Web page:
For the second time since taking over as director of the Center for Tobacco Products (CTP) at the Food and Drug Administration (FDA), Mitch Zeller addressed NATO Show attendees at the 2015 event, held in Las Vegas in April.
According to Zeller, there are two key discussions taking place at the FDA. One discussion takes aim at keeping tobacco products out of the hands of minors — a top priority for all stakeholders — while the second conversation centers around looking at nicotine differently. As he noted, the majority of adult cigarette smokers started as minors and by the time they were adults, the addiction had taken hold. Nicotine creates and sustains the addiction, but does not cause death.
“It’s not the drug, it’s the delivery method,” Zeller said. “E-cigarettes have become the poster child for this debate, so it’s about time to look at nicotine differently. We need to recognize that there is a continuum of nicotine-containing products.”
On the subject of electronic cigarettes, tobacco retailers and manufacturers are still waiting for answers on when and in what form pending FDA regulation will take. In April 2014, the FDA released its proposed deeming regulation that would give it authority over electronic cigarettes, cigars, pipe tobacco and certain dissolvable products.
A final deeming rule could be revealed by the end of June, according to Zeller. But that will not mean the end of regulations. The deeming regulation is “a foundation jurisdictional step” and the industry should expect other regulations to follow.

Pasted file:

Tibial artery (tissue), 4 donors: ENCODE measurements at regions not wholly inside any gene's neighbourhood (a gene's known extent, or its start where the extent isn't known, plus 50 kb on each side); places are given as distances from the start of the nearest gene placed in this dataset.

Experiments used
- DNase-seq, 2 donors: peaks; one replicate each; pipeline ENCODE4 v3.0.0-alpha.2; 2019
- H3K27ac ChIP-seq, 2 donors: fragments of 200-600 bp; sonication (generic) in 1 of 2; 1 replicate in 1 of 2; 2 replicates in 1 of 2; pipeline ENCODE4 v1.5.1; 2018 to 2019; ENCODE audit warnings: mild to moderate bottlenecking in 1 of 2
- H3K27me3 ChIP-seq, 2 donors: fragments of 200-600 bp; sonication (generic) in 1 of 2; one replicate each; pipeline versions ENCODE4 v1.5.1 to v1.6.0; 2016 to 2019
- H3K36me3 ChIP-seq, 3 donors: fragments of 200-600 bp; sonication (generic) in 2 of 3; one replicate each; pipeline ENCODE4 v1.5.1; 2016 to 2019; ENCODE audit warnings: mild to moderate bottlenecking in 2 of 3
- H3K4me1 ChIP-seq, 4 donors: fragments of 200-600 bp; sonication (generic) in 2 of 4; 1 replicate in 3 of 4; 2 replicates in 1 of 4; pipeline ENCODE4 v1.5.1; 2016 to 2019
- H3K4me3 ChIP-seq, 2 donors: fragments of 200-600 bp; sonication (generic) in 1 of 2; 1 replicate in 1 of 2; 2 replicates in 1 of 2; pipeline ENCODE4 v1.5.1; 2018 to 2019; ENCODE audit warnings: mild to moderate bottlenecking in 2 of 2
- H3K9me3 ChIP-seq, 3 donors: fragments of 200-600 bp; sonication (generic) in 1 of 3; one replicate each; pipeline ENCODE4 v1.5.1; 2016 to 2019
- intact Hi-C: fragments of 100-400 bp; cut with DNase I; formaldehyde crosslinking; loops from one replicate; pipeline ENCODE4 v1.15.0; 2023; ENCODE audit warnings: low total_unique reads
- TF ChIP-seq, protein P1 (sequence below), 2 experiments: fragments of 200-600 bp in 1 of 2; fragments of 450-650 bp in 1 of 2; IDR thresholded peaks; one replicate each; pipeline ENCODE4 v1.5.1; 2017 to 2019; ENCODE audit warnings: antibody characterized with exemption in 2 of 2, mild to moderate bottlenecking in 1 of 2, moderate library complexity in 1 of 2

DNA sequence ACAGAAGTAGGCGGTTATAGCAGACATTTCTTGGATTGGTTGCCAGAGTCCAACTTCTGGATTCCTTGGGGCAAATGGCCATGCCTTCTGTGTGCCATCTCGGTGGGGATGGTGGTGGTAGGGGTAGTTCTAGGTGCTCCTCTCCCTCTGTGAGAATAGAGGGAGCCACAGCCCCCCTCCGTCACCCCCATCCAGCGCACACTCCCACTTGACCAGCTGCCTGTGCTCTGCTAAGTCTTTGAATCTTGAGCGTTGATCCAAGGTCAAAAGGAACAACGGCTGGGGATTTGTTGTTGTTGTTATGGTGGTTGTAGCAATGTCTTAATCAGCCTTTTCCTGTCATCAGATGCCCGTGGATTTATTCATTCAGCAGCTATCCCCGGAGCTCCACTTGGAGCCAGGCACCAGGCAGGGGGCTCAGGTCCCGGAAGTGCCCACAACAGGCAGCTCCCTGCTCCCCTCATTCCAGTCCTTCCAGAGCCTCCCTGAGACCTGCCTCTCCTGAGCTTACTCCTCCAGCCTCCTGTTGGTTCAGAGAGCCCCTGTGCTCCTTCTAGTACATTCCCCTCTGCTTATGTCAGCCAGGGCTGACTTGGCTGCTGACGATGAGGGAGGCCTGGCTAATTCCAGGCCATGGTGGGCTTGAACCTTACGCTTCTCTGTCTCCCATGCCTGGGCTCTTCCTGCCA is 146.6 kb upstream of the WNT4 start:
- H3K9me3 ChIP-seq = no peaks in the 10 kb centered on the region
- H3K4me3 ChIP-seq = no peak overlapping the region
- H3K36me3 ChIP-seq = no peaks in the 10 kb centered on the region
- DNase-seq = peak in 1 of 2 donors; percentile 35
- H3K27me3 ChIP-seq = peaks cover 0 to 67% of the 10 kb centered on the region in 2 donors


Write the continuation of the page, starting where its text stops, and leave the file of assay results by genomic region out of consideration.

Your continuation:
Electronic cigarettes burst onto the scene several years ago, followed recently by more advanced products to form a new segment of the tobacco category: vapor. The past few months have seen growth in the vapor segment moderate, but convenience store retailers should not count it out.
Bonnie Herzog, managing director of tobacco, beverage and convenience store research at Wells Fargo Securities LLC, told NATO Show attendees that the vapor segment continues to grow, albeit moderately. She still sees vapor consumption surpassing combustible cigarette consumption in the next decade.
There are some curious trends that could affect the segment. For instance, combustible cigarette volume only declined by 3.2 percent in full-year 2014 and posted a 0.5-percent increase in the first quarter of this year, she pointed out. These numbers raise a question: Why are adult tobacco consumers still smoking cigarettes if vapor is growing?
Also, the public perception of the vapor segment is diminishing. According to Herzog, the number of people who believe vapor products and e-cigarettes are just as harmful as combustible cigarettes doubled in 2014 to 15 percent.
The 2015 NATO Show also shared data on the current tobacco retail landscape. Convenience stores account for 47 percent of tobacco retailers and 62 percent of volume.